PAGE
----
### Every hierarchy of beliefs is type ∗

, 2008

"... Any model of incomplete information situations has to consider the players ’ hierarchies of beliefs, which can make the modeling very cumbersome. Harsányi [12] suggested that the hierarchies of beliefs can be replaced by types, i.e., a type space can substitute for the hierarchies of beliefs (hencef ..."

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Any model of incomplete information situations has to consider the players ’ hierarchies of beliefs, which can make the modeling very cumbersome. Harsányi [12] suggested that the hierarchies of beliefs can be replaced by types, i.e., a type space can substitute for the hierarchies of beliefs (henceforth Harsányi program). In the purely measurable framework Heifetz and Samet [15] formalized the concept of type space, and proved that there is universal type space, i.e., the most general type space exists. Later Meier [17] showed that the universal type space is complete, in other words, the universal type space is a consistent object. After these results, only one step is missing to prove that the Harsányi program works, that every hierarchy of beliefs is in the complete universal type space, put it differently, every hierarchy of beliefs can be replaced by type. In this paper we also work in the purely measurable framework, and show that the types can substitute for all hierarchies of beliefs, i.e., the Harsányi program works. 1

### and

, 2005

"... In this paper we explore the mechanisms that allow securities analysts to value companies in contexts of Knightian uncertainty, that is, in the face of information that is unclear, subject to unforeseeable contingenc ies or to multiple interpretations. We address this question with a grounded-theory ..."

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In this paper we explore the mechanisms that allow securities analysts to value companies in contexts of Knightian uncertainty, that is, in the face of information that is unclear, subject to unforeseeable contingenc ies or to multiple interpretations. We address this question with a grounded-theory analysis of the reports written on Amazon.com by securities analyst Henry Blodget and rival analysts during the years 1998-2000. Our core finding is that analysts ’ reports are structured by internally consistent associations that include categorizations, key metrics and analogies. We refer to these representations as calculative frames, and propose that analysts function as frame-makers – that is, as specialized intermediaries that help investors value uncertain stocks. We conclude by considering the implications of frame-making for the rise of new industry categories, analysts ’ accuracy, and the regulatory debate on analysts’ independence. 2 Whether as brokers, critics or analysts, market intermediaries have become increasingly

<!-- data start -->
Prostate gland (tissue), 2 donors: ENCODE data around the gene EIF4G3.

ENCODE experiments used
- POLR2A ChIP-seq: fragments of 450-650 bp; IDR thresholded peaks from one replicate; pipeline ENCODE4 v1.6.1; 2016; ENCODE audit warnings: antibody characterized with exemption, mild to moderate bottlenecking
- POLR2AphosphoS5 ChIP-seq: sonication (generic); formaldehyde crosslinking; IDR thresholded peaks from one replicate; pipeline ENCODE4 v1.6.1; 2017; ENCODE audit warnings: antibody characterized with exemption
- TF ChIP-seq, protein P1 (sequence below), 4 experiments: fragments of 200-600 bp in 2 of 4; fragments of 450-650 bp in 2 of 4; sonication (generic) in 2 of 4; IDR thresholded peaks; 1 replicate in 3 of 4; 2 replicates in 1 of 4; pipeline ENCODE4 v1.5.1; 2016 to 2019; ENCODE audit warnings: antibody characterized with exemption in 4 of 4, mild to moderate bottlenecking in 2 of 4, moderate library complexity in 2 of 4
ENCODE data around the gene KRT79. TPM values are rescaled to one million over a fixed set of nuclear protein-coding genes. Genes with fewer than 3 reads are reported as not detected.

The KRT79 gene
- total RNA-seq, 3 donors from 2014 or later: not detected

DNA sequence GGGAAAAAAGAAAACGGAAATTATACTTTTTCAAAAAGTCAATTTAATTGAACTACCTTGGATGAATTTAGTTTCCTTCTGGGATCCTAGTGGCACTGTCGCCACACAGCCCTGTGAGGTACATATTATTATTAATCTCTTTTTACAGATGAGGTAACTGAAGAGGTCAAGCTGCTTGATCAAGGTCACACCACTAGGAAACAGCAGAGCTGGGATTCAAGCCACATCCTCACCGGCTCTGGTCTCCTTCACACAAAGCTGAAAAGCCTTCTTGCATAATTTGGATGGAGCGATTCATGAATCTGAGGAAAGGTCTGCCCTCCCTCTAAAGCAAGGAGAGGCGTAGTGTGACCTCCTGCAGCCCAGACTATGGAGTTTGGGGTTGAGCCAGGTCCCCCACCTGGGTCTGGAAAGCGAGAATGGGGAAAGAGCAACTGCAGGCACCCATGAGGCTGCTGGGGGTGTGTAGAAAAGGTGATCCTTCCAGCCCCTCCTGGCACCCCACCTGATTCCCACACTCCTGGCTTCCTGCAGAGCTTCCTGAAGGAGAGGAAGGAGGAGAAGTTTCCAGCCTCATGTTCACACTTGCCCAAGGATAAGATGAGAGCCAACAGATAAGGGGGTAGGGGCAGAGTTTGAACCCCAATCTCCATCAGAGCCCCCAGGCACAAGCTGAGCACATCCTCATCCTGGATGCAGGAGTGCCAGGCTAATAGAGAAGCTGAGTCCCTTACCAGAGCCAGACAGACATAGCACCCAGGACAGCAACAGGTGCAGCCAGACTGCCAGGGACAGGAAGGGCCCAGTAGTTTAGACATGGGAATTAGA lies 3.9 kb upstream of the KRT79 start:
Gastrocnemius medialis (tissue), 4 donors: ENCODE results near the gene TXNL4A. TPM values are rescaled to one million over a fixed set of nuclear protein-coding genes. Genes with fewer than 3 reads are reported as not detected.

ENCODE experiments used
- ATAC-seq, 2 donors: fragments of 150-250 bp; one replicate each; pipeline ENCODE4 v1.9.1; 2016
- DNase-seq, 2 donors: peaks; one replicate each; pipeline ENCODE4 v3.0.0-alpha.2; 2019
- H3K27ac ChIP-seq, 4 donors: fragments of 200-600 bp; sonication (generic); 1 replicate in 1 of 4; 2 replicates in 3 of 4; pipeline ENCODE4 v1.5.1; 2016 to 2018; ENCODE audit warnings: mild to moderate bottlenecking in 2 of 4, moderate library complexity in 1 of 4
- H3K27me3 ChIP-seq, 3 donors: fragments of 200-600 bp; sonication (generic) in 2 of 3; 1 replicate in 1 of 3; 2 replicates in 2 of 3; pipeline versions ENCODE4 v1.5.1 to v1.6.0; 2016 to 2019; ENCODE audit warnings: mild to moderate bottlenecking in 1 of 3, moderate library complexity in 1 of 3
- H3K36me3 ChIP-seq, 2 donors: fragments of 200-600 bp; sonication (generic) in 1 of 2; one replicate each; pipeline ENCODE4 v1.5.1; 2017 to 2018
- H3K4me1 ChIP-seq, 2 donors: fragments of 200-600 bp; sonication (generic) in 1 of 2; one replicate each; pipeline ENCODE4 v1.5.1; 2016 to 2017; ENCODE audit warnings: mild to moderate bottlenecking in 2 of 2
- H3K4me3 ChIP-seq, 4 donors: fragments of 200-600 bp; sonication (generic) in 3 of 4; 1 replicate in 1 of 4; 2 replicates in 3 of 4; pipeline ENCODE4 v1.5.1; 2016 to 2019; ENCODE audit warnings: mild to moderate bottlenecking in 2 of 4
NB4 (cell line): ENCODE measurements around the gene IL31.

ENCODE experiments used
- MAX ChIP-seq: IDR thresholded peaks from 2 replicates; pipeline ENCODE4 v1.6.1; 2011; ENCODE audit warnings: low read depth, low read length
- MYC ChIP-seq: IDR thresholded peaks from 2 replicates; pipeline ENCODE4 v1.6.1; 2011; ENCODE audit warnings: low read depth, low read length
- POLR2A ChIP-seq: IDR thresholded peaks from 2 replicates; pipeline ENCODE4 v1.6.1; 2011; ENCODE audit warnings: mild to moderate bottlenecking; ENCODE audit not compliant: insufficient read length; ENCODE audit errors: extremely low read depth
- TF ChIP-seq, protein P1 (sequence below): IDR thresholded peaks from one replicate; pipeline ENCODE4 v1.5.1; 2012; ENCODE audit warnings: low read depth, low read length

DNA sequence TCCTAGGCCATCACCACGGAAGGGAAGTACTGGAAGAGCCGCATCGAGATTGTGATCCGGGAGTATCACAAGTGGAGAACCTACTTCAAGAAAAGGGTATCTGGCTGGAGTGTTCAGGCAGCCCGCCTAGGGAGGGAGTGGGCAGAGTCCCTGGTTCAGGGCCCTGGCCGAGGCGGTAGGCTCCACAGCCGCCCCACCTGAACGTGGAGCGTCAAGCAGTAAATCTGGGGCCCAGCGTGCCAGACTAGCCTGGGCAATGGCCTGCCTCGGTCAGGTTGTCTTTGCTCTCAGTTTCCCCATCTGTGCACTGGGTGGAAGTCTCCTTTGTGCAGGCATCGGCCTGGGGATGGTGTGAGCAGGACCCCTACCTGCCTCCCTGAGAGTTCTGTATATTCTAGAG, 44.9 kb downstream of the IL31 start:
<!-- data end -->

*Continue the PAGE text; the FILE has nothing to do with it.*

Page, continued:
### The Language of Game Theory: Putting Epistemics into the Mathematics of Games ∗

"... Dedicated to my daughter ..."

### without counterfactuals

"... dynamic epistemic characterization of backward induction ..."

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### Interactive Rationality and the Dynamics of Reasons Interactive Rationality and the Dynamics of Reasons]Interactive Rationality and the Dynamics of Reasons Roy, Pacuit]Olivier Roy

"... What does rationality require of an individual decision maker when the consequences of her choices depend on what other rational decision makers decide? Are these requirements different from those that arise in general situations of decision making under risk or uncertainty? This paper argues that t ..."

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What does rationality require of an individual decision maker when the consequences of her choices depend on what other rational decision makers decide? Are these requirements different from those that arise in general situations of decision making under risk or uncertainty? This paper argues that they are. The argument is cast in contemporary epistemic game theory. We first explain how choice rules and solution concepts can be seen as potential sources of rational recommendations, singling out what counts as reasons for action in interactive situations. We then analyze responsiveness to such reasons, from a dynamic perspective. We argue that, against this background, basic observations and theorems from epistemic game theory turn out to be normatively significant. To illustrate that we show how to connect “objective ” reasons with what we call ex post assessments, and how to extract rational requirements of responsiveness

### Epistemic Logic and the Foundations of Decision and Game Theory

, 2010

"... This paper reviews a number of foundational results at the intersection of epistemic logic, decision and game theory. It first presents a decisiontheoretic underpinning of epistemic analysis in terms of modal operators. Then it moves to the theory of strategic interaction, and show how this kind of ..."